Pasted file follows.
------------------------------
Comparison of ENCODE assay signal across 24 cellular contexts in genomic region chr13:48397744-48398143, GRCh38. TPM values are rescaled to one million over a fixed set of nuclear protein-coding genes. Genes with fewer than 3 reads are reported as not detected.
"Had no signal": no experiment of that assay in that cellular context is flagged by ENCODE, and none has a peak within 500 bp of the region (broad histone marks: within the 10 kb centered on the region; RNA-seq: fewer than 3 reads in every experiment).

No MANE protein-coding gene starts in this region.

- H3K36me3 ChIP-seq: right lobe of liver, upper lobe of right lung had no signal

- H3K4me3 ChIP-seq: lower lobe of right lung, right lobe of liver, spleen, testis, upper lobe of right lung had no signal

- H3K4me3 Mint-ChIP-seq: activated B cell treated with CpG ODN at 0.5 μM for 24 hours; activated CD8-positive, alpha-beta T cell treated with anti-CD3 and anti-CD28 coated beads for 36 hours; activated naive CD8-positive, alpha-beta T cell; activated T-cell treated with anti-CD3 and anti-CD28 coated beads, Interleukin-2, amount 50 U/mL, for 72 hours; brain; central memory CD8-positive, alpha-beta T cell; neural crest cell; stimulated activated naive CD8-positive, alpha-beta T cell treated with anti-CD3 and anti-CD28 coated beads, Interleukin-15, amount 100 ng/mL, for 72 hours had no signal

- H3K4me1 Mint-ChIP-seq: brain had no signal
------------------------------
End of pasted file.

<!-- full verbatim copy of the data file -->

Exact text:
Comparison of ENCODE assay signal across 24 cellular contexts in genomic region chr13:48397744-48398143, GRCh38. TPM values are rescaled to one million over a fixed set of nuclear protein-coding genes. Genes with fewer than 3 reads are reported as not detected.
"Had no signal": no experiment of that assay in that cellular context is flagged by ENCODE, and none has a peak within 500 bp of the region (broad histone marks: within the 10 kb centered on the region; RNA-seq: fewer than 3 reads in every experiment).

No MANE protein-coding gene starts in this region.

- H3K36me3 ChIP-seq: right lobe of liver, upper lobe of right lung had no signal

- H3K4me3 ChIP-seq: lower lobe of right lung, right lobe of liver, spleen, testis, upper lobe of right lung had no signal

- H3K4me3 Mint-ChIP-seq: activated B cell treated with CpG ODN at 0.5 μM for 24 hours; activated CD8-positive, alpha-beta T cell treated with anti-CD3 and anti-CD28 coated beads for 36 hours; activated naive CD8-positive, alpha-beta T cell; activated T-cell treated with anti-CD3 and anti-CD28 coated beads, Interleukin-2, amount 50 U/mL, for 72 hours; brain; central memory CD8-positive, alpha-beta T cell; neural crest cell; stimulated activated naive CD8-positive, alpha-beta T cell treated with anti-CD3 and anti-CD28 coated beads, Interleukin-15, amount 100 ng/mL, for 72 hours had no signal

- H3K4me1 Mint-ChIP-seq: brain had no signal